In his book Life on the Mississippi, Mark Twain described Helena as occupying “one of the prettiest situations on the Mississippi”. Nearly 150 years after Mark Twain shared this observation, the city continues to offer a unique brand of Delta charm.
Lying in a valley of Crowley’s Ridge, a geological formation, Helena-West Helena’s hilly landscape distinguishes it from the typically flat marshlands of most Mississippi and Arkansas Delta towns. The current city represents a consolidation, effective on January 1, 2006, of the two Arkansas cities of Helena and West Helena.
The city traces its historical roots back to the founding of the port town of Helena in 1833 on the Mississippi River, which began its emergence as a major port shortly after steamboats began traveling the river in 1811. The agricultural wealth of Arkansas's eastern Delta region flowed through Helena, AR and it was here that the culture of the Deep South made its most enduring penetration into Arkansas.
Pinned between the river on the east and Crowley's Ridge immediately to the west, Helena, Arkansas was unable to accommodate the industrialization that began reaching the area in the early 20th century. Thus, West Helena, AR was founded in 1909 to the west of Crowley's Ridge around the factories and mills for which Helena had lacked the space. After the cities consolidated into one, they collectively became known as Helena-West Helena. Throughout this website, Helena-West Helena is referred to simply as Helena for ease (Helena-West Helena is a bit of a mouthful).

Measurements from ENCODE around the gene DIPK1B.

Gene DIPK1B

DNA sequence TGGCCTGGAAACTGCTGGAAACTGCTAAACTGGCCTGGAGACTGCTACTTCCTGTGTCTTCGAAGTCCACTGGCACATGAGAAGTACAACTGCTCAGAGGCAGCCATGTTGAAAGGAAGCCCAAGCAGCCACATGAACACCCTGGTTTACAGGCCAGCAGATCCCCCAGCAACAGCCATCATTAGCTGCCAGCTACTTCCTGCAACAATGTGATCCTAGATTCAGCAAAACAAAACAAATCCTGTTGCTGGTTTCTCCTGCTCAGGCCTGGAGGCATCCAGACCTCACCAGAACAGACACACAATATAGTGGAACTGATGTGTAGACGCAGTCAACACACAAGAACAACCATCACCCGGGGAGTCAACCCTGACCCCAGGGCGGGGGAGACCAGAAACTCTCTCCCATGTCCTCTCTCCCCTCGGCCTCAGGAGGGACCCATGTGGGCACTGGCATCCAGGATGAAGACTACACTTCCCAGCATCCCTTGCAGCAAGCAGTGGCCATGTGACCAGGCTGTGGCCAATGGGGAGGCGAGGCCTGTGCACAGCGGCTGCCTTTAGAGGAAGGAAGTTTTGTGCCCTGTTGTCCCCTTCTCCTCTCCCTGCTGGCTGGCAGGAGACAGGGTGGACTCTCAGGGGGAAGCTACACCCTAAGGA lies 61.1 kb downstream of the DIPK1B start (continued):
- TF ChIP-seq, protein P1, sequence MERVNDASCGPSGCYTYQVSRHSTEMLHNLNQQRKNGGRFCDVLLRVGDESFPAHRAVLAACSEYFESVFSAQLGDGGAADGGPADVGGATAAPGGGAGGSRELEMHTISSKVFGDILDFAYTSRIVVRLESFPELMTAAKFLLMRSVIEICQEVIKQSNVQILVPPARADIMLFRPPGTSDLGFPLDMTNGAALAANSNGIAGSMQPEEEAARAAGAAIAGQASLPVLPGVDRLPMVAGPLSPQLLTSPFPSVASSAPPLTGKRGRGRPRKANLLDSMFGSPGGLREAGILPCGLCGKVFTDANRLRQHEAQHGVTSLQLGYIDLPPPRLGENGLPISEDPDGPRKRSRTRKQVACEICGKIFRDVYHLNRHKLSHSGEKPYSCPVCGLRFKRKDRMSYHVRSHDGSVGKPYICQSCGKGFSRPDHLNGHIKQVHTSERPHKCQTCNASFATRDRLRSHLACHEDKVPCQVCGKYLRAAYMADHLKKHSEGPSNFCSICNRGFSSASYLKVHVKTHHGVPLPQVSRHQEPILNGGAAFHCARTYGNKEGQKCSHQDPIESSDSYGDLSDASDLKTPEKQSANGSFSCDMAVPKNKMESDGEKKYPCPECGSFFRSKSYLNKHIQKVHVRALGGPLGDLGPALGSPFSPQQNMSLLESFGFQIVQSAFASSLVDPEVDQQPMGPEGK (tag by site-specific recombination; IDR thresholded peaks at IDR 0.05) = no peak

The city of Helena was the site of the Battle of Helena fought in 1863. The battle was started by Confederate forces in an unsuccessful attempt to oust the Union Army from Helena in order to help relieve pressure on the strategic river town of Vicksburg, Mississippi. As a Union occupied city in the South, Helena served as a safe haven for runaway slaves during the war and was the training ground for several colored regiments. Helena also contributed seven generals to the Confederacy, three of whom are buried in Helena's Confederate Cemetery, the most famous of which is Patrick Cleburne.
In the 1940s and 1950s, the city grew into a vibrant blues community. As a thriving port town along the Mississippi, Helena was a stop for traveling musicians from all over the South.Today, Helena is still home to the longest running blues radio show in the country, King Biscuit Time, which helped spark the careers of many famous musicians.
Today, Helena serves as the County seat for Phillips County, Arkansas and is home to just over 12,000 people. There are a multitude of reasons to explore Helena including but not limited to: historic downtown Cherry St., unique natural assets, most notably the Mississippi River, rich blues heritage best explored at the Delta Cultural Center and the Helena Museum of Phillips County. Numerous Civil War Helena sites offer a unique “you were there” perspective, and tell more than just the typical story. Please use this site to explore what we have to offer and don’t hesitate to email or call with any questions. Beyond our attractions, Helena is probably best known for its people and our small town hospitality. We are genuinely delighted to invite you to visit the place we call home, so come on!